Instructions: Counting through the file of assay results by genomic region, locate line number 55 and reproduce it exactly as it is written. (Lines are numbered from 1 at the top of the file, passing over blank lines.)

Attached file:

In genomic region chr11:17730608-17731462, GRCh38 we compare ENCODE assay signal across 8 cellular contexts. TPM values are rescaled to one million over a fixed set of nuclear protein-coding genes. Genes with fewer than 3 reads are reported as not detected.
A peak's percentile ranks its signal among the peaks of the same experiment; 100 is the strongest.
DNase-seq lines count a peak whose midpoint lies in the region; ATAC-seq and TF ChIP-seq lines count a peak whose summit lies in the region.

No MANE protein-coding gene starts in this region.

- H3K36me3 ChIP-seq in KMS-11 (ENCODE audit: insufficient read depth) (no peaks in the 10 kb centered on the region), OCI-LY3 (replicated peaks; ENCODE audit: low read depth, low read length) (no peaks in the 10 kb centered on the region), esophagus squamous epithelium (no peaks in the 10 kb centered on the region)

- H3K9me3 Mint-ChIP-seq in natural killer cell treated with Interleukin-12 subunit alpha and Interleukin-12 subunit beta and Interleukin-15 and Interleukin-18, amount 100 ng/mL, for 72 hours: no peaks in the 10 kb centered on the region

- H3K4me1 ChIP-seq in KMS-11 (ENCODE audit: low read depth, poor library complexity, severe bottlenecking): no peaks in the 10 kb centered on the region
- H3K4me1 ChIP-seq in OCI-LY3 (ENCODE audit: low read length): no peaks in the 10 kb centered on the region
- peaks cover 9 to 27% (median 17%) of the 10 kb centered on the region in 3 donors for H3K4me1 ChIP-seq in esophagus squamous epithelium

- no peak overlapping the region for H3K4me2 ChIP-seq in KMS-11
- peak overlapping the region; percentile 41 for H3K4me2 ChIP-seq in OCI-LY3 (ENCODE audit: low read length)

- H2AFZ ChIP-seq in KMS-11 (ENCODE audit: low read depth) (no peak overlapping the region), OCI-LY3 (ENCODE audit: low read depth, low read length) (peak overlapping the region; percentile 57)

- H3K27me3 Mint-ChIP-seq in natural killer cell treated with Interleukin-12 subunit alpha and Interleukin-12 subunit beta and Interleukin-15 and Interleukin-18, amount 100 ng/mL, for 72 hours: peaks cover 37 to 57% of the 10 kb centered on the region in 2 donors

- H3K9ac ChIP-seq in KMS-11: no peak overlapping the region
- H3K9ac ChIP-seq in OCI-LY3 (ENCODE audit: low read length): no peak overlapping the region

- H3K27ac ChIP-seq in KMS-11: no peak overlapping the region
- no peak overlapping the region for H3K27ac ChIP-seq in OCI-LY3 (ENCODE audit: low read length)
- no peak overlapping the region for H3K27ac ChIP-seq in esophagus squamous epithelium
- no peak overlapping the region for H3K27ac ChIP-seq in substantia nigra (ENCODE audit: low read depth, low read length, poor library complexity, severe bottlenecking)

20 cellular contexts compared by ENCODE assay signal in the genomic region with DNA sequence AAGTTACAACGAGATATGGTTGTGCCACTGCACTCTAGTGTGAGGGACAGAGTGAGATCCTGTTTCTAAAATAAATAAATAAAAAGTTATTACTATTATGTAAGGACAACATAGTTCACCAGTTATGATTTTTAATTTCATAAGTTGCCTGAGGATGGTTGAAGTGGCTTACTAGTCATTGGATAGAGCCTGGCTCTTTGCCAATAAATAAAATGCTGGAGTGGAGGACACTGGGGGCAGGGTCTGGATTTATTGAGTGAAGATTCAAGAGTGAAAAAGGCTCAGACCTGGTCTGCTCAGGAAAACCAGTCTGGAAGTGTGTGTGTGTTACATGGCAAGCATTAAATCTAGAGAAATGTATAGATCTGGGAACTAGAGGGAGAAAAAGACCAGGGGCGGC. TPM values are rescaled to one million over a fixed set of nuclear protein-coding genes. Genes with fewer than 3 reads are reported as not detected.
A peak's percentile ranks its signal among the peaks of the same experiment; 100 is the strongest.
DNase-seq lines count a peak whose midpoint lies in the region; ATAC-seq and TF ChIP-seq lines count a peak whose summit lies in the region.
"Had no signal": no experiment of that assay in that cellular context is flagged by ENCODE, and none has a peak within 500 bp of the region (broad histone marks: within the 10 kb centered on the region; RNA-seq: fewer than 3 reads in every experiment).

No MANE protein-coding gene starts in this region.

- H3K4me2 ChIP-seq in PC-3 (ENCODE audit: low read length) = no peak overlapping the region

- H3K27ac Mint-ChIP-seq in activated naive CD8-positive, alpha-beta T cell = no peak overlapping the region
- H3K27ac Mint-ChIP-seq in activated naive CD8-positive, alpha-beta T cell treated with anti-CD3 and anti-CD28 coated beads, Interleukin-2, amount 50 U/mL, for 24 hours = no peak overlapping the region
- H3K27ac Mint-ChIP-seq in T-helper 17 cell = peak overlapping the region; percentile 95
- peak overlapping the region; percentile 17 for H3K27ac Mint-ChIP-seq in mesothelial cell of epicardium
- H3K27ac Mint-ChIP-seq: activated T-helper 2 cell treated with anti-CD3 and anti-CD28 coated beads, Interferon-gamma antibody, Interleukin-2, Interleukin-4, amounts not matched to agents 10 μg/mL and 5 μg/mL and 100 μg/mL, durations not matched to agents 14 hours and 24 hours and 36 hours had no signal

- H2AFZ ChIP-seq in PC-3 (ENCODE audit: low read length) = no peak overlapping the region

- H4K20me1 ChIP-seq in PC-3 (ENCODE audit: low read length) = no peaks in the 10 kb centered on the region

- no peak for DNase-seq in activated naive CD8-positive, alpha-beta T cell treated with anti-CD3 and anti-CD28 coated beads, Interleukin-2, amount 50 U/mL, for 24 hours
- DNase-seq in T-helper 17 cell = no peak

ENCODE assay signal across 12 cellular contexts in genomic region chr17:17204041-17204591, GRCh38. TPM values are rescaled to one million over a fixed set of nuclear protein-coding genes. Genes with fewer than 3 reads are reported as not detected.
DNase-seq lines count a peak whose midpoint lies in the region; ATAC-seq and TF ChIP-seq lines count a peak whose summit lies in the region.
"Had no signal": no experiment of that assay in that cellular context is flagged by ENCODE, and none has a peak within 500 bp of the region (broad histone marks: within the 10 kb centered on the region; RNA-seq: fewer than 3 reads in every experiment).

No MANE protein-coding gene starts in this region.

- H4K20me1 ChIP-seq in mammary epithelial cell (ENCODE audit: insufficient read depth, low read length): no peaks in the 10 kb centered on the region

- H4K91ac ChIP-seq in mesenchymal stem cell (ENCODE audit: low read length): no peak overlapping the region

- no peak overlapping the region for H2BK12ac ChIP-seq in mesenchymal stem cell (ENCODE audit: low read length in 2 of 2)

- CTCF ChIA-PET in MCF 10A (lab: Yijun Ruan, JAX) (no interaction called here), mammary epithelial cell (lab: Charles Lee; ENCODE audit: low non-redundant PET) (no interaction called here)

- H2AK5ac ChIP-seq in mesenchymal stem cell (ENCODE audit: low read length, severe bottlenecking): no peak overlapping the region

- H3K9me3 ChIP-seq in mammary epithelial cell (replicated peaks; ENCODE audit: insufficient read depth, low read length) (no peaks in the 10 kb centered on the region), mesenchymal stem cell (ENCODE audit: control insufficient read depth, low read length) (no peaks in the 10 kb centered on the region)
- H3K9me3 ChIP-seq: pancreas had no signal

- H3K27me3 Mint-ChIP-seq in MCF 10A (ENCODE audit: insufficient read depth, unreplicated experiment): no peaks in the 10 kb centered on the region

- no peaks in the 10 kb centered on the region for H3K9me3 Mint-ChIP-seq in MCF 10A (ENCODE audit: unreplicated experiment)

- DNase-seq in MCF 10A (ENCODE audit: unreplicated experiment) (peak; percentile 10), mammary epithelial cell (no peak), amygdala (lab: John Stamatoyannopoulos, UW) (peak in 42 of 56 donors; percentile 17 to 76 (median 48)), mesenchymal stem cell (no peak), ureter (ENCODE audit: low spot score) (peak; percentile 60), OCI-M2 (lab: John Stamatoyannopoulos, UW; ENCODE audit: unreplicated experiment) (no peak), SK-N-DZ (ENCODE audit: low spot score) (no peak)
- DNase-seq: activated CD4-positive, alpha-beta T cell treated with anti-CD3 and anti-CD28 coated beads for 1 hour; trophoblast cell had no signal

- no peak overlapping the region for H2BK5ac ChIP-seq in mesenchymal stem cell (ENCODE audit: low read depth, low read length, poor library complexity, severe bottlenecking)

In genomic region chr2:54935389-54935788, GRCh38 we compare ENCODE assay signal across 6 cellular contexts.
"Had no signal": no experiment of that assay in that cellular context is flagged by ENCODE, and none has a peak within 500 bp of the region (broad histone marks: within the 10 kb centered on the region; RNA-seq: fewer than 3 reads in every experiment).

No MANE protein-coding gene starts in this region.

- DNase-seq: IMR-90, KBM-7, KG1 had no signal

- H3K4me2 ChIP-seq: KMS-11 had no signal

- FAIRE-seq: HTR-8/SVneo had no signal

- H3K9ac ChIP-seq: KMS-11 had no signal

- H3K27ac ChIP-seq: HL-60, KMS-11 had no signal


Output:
- H3K4me2 ChIP-seq: KMS-11 had no signal